Hereditary Pancreatitis

As early as 1952, Comfort and Steinberg9 reported a hereditary predisposition to chronic or recurrent pancreatitis that is independent of additional environmental factors in a number of families. Hereditary pancreatitis (HP) is an autosomal dominant disorder with a clinical manifestation that is indistinguishable from other etiological varieties of pancreatitis. In affected patients, HP begins with recurrent attacks of acute pancreatitis that usually start in childhood, but the age of onset of the disease can vary considerably and can sometimes be delayed until late in adulthood. The severity of acute attacks ranges from mild to complicated cases with progression to pancreatic necrosis and organ failure. Recurrent attacks of acute pancreatitis frequently progress to chronic disease at an early age and are associated with significant lifetime risk for the development of pancreatic cancer.

Although HP is not a common disease and to date only several hundred families have been identified worldwide, the studies addressing the onset of HP have permitted some recent breakthroughs in understanding the pathophysiology of acute and chronic pancreatitis in general.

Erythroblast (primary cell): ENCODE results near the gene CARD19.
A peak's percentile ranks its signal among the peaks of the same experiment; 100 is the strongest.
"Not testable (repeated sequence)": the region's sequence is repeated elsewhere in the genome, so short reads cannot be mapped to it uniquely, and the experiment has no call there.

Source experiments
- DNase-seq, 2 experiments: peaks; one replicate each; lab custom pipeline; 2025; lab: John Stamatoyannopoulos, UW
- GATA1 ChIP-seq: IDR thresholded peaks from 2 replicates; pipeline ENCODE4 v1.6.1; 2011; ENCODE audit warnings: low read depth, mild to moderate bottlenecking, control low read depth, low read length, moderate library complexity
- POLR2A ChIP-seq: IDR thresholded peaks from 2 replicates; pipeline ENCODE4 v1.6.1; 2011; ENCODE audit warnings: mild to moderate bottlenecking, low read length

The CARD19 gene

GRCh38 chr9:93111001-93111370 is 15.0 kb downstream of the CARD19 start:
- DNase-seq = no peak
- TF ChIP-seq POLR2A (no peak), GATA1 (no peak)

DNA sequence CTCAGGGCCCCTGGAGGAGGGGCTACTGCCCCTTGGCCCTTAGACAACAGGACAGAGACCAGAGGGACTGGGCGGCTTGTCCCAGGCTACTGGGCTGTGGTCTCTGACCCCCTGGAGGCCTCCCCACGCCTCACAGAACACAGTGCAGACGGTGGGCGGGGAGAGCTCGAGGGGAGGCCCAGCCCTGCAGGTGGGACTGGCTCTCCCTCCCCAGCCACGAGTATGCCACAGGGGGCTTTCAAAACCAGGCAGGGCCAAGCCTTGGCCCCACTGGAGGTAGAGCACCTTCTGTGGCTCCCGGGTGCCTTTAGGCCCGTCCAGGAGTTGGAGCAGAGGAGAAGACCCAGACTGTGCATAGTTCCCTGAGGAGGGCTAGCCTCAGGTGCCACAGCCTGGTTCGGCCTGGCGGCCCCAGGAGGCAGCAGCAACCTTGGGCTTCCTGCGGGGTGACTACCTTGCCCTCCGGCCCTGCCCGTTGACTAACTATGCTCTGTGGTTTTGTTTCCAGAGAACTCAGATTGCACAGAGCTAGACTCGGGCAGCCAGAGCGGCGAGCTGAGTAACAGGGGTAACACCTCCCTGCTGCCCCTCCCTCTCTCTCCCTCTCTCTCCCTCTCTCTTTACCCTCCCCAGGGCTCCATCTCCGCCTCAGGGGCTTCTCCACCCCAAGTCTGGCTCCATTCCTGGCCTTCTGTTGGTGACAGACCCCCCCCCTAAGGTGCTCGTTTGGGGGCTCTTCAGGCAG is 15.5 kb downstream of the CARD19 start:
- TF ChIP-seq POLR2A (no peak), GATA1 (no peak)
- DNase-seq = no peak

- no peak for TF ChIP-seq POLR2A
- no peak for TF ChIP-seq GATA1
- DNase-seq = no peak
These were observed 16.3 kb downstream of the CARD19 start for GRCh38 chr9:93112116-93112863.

The exocrine pancreas synthesizes and secretes large amounts of digestive proteases and a number of protective mechanisms are operative to prevent a self-destruction of the pancreas by premature protease activation. The induction of acute pancreatitis is believed to follow — independent of the different etiologic factors, such as gallstones, toxins, hyperlipidemia, hypercalcemia, inheritance, and others — a uniform mechanism that primarily affects the acinar cell and involves the activation of trypsinogen and other intracellular digestive enzymes. The initial triggering event in pancreatitis must therefore include a disruption of the protective mechanisms that prevent the primary activation of digestive enzymes (see Chapter 11). The intracellular zymogen activation represents an early event in the disease process and has to be looked at separately from other pathogenic events that include the generation of oxygen free radicals, the release of cytokines, the infiltration of pancreatic tissue by inflammatory cells, and in some cases the progression to necrotizing pancreatitis. Acute pancreatitis is associated with a proteolytic autodigestion of the pancreas and because trypsin is a known activator of other proteolytic enzymes in the gut, dysregulation of pancreatic trypsin activity has long been regarded as a key event in the onset of pancreatitis.

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